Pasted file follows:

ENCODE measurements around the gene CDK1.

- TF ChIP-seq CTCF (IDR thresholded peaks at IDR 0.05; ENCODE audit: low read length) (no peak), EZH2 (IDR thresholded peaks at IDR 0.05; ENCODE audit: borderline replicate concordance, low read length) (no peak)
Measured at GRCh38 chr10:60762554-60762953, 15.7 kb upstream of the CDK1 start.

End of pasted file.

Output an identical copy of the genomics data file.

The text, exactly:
ENCODE measurements around the gene CDK1.

- TF ChIP-seq CTCF (IDR thresholded peaks at IDR 0.05; ENCODE audit: low read length) (no peak), EZH2 (IDR thresholded peaks at IDR 0.05; ENCODE audit: borderline replicate concordance, low read length) (no peak)
Measured at GRCh38 chr10:60762554-60762953, 15.7 kb upstream of the CDK1 start.